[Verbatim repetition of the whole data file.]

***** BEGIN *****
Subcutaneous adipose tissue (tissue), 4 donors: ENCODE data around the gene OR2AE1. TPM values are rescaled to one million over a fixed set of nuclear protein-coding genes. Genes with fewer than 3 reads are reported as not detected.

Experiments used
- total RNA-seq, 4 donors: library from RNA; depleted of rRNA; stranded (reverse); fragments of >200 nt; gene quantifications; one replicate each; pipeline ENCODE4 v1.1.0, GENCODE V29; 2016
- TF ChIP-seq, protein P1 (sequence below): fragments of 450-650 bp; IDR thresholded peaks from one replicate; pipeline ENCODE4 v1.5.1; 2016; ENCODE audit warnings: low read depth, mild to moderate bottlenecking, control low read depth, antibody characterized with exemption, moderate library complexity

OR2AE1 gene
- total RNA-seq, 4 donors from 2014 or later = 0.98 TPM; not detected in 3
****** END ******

Subcutaneous adipose tissue (tissue), 4 donors: ENCODE data around the gene OR2AE1. TPM values are rescaled to one million over a fixed set of nuclear protein-coding genes. Genes with fewer than 3 reads are reported as not detected.

Experiments used
- total RNA-seq, 4 donors: library from RNA; depleted of rRNA; stranded (reverse); fragments of >200 nt; gene quantifications; one replicate each; pipeline ENCODE4 v1.1.0, GENCODE V29; 2016
- TF ChIP-seq, protein P1 (sequence below): fragments of 450-650 bp; IDR thresholded peaks from one replicate; pipeline ENCODE4 v1.5.1; 2016; ENCODE audit warnings: low read depth, mild to moderate bottlenecking, control low read depth, antibody characterized with exemption, moderate library complexity

OR2AE1 gene
- total RNA-seq, 4 donors from 2014 or later = 0.98 TPM; not detected in 3